After teaching at South Morningside for three years, Saroj went to work with a well-known charity called the YWCA.

She had decided to spend more time working with local communities, particularly with women who were originally from other countries – mostly from India, like Saroj – but who had made their home in Edinburgh. She wanted to make life fairer for everyone, no matter what their gender, race or religion.

It was hardly surprising that she chose this path, as she was continuing in her father’s footsteps. He had been a politician who had spent his life fighting for India’s independence from British rule, and for democracy and equality for the Indian people.

Because of her training as a teacher, she spent a lot of time visiting schools to talk about different cultures and living together with respect. She talked to pupils and their teachers about how it was important to be tolerant and understanding, and to share their customs and beliefs in the classroom.

This was challenging, because many of the books and resources used in schools presented a negative picture of black and Asian people, or didn’t include them at all. Saroj campaigned for change, and set up Edinburgh’s first-ever ethnic library with books, music and videos at McDonald Road.

To help those who couldn’t speak English, she created an interpreting and translating service, and encouraged minority children to learn their own languages too. She wanted Asian girls to have jobs and careers, so she developed a special course at Telford College which allowed young women to continue their studies and become independent. She also took a group of young Asian people to Munich for an educational visit.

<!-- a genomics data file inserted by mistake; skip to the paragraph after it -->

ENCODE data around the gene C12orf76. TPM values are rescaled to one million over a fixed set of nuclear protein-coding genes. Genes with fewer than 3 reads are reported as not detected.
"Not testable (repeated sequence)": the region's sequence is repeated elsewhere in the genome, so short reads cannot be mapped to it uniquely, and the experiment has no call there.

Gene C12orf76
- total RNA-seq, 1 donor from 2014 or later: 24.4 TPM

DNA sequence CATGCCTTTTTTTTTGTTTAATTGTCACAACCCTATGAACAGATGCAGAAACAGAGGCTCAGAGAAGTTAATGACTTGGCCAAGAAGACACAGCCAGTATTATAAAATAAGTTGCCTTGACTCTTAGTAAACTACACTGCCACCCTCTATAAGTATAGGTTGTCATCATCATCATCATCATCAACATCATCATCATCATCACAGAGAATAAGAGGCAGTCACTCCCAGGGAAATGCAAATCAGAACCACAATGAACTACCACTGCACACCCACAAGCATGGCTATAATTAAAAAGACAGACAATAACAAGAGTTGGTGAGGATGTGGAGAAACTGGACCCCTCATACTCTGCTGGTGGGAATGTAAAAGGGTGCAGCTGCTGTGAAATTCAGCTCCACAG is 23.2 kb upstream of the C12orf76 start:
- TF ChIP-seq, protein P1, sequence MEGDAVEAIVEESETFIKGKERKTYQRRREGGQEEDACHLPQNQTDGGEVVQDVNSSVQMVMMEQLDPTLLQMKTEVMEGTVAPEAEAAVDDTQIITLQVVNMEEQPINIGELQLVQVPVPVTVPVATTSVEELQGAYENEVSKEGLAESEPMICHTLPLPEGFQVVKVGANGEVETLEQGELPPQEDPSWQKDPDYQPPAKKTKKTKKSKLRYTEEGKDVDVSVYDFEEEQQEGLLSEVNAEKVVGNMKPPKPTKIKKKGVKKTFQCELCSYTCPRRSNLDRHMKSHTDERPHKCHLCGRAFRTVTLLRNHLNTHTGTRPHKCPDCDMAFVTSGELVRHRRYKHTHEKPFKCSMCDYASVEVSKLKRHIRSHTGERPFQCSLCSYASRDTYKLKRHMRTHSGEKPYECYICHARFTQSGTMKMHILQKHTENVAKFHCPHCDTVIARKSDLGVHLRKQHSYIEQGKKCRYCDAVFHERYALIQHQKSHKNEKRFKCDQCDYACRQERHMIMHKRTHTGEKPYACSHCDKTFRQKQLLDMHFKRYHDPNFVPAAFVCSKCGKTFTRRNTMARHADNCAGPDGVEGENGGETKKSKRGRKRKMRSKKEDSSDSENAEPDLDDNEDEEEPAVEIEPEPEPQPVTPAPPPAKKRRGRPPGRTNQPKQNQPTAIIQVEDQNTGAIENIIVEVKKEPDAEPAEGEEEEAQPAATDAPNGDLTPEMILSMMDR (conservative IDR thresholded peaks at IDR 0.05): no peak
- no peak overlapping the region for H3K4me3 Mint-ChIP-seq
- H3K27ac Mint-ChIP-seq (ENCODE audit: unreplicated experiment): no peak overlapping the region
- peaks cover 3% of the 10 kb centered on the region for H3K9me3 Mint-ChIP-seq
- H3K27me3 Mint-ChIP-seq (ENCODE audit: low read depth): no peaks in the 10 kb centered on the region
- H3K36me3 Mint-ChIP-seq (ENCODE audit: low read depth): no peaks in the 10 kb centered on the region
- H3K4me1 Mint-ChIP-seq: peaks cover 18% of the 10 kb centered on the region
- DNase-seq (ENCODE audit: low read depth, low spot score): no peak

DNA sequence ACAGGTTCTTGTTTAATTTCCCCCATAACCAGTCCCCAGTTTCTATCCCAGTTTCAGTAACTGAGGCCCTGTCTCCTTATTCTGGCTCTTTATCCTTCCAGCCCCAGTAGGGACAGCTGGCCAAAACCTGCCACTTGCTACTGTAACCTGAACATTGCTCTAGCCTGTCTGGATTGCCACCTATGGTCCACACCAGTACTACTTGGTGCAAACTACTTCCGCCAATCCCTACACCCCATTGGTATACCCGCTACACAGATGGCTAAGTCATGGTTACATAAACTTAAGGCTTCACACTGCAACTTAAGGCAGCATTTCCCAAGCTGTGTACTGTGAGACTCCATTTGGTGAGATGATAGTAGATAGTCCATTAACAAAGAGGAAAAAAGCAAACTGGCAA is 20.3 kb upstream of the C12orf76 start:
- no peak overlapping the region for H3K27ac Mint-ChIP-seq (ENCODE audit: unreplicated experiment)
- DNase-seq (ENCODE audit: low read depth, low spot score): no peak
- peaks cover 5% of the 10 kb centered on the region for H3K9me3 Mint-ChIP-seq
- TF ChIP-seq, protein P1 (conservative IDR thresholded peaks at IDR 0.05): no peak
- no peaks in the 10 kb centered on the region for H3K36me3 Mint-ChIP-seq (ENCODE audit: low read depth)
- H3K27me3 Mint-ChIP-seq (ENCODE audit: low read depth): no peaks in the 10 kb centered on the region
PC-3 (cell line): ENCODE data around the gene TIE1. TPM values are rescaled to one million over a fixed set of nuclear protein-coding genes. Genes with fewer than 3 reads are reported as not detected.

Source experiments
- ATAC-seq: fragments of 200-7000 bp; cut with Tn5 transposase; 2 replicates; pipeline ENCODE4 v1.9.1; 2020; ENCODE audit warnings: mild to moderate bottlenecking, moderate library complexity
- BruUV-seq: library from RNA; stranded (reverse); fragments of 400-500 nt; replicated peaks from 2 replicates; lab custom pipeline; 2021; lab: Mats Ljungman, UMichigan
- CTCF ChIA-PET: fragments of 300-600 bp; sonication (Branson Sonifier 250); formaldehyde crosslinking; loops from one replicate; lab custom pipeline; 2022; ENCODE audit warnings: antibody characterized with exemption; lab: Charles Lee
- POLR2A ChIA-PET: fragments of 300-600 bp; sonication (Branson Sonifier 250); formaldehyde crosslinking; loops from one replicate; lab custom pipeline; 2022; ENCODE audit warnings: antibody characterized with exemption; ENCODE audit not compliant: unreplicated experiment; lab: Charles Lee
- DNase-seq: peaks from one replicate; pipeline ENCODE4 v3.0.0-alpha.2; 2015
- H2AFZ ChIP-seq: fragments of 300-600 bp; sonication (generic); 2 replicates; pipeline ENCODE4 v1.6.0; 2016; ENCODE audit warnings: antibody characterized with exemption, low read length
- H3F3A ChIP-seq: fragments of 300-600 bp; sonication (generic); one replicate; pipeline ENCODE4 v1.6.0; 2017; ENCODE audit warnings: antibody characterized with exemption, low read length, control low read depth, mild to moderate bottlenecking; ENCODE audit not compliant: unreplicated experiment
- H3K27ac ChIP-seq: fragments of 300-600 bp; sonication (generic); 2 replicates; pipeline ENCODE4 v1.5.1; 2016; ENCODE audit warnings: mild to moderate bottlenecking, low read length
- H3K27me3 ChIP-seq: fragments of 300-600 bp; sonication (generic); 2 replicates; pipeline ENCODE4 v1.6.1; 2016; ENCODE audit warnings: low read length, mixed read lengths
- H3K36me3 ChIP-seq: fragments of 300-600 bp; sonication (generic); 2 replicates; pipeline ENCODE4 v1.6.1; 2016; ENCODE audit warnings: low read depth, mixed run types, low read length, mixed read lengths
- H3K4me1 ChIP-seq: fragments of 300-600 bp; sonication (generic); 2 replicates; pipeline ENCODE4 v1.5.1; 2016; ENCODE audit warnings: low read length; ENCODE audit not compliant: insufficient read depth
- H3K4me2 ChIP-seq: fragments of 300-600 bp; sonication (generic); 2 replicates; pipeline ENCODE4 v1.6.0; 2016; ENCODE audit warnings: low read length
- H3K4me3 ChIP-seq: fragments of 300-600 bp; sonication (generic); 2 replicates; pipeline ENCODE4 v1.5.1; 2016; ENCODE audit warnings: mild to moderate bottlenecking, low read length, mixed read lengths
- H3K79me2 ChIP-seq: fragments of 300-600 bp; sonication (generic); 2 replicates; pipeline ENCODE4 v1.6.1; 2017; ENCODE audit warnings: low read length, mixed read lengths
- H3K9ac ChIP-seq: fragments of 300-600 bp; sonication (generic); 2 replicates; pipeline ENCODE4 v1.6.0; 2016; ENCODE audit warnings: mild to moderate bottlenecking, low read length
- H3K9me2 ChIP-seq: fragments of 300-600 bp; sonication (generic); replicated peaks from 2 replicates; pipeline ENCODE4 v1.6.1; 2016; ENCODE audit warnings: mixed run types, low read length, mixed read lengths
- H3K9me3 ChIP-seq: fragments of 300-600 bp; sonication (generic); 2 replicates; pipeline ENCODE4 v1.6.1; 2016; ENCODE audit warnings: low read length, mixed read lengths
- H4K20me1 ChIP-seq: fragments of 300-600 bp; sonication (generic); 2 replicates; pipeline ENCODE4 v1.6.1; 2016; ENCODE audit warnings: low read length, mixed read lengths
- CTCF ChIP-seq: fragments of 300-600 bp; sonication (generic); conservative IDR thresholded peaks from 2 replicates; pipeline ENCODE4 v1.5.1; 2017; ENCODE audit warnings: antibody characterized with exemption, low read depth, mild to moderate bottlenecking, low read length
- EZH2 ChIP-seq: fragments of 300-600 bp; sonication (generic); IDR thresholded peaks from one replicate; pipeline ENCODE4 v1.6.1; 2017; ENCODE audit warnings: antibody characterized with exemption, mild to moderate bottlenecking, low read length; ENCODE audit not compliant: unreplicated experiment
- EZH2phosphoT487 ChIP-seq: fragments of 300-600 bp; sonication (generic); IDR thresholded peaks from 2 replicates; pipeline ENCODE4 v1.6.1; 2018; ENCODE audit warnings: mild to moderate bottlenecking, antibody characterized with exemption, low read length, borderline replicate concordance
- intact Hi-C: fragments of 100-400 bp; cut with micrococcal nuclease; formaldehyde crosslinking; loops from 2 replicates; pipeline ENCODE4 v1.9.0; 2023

Everything she did was based on equality, diversity and justice.

‘Mrs Lal was a beautiful and graceful woman. I remember her distinctly, because I needed kindness and reassurance. I had just arrived in Edinburgh from Chicago and was looking at a strange new world. I was horribly shy and self-conscious. I credit Mrs Lal among the handful of people who gave me the confidence I needed when I returned to the States alone in spring 1984.’

Nicholas Jenkins
Saroj’s former pupil, now a lawyer in the USA